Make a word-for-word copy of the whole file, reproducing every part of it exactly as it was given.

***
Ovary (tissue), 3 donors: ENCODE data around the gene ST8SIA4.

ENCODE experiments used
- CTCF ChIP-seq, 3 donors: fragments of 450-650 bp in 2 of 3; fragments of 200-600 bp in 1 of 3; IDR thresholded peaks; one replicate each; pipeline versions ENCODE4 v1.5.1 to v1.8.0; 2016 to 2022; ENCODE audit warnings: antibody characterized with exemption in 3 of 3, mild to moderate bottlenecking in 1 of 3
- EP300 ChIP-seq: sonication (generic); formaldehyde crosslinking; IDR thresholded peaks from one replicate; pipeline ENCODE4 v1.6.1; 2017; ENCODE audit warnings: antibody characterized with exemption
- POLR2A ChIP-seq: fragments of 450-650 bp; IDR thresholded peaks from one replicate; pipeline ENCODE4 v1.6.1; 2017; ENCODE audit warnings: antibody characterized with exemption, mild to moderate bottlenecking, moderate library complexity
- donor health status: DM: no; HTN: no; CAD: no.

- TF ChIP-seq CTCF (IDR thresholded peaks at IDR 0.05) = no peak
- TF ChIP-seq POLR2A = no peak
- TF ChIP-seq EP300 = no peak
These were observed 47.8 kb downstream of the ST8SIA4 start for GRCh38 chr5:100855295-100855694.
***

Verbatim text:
Ovary (tissue), 3 donors: ENCODE data around the gene ST8SIA4.

ENCODE experiments used
- CTCF ChIP-seq, 3 donors: fragments of 450-650 bp in 2 of 3; fragments of 200-600 bp in 1 of 3; IDR thresholded peaks; one replicate each; pipeline versions ENCODE4 v1.5.1 to v1.8.0; 2016 to 2022; ENCODE audit warnings: antibody characterized with exemption in 3 of 3, mild to moderate bottlenecking in 1 of 3
- EP300 ChIP-seq: sonication (generic); formaldehyde crosslinking; IDR thresholded peaks from one replicate; pipeline ENCODE4 v1.6.1; 2017; ENCODE audit warnings: antibody characterized with exemption
- POLR2A ChIP-seq: fragments of 450-650 bp; IDR thresholded peaks from one replicate; pipeline ENCODE4 v1.6.1; 2017; ENCODE audit warnings: antibody characterized with exemption, mild to moderate bottlenecking, moderate library complexity
- donor health status: DM: no; HTN: no; CAD: no.

- TF ChIP-seq CTCF (IDR thresholded peaks at IDR 0.05) = no peak
- TF ChIP-seq POLR2A = no peak
- TF ChIP-seq EP300 = no peak
These were observed 47.8 kb downstream of the ST8SIA4 start for GRCh38 chr5:100855295-100855694.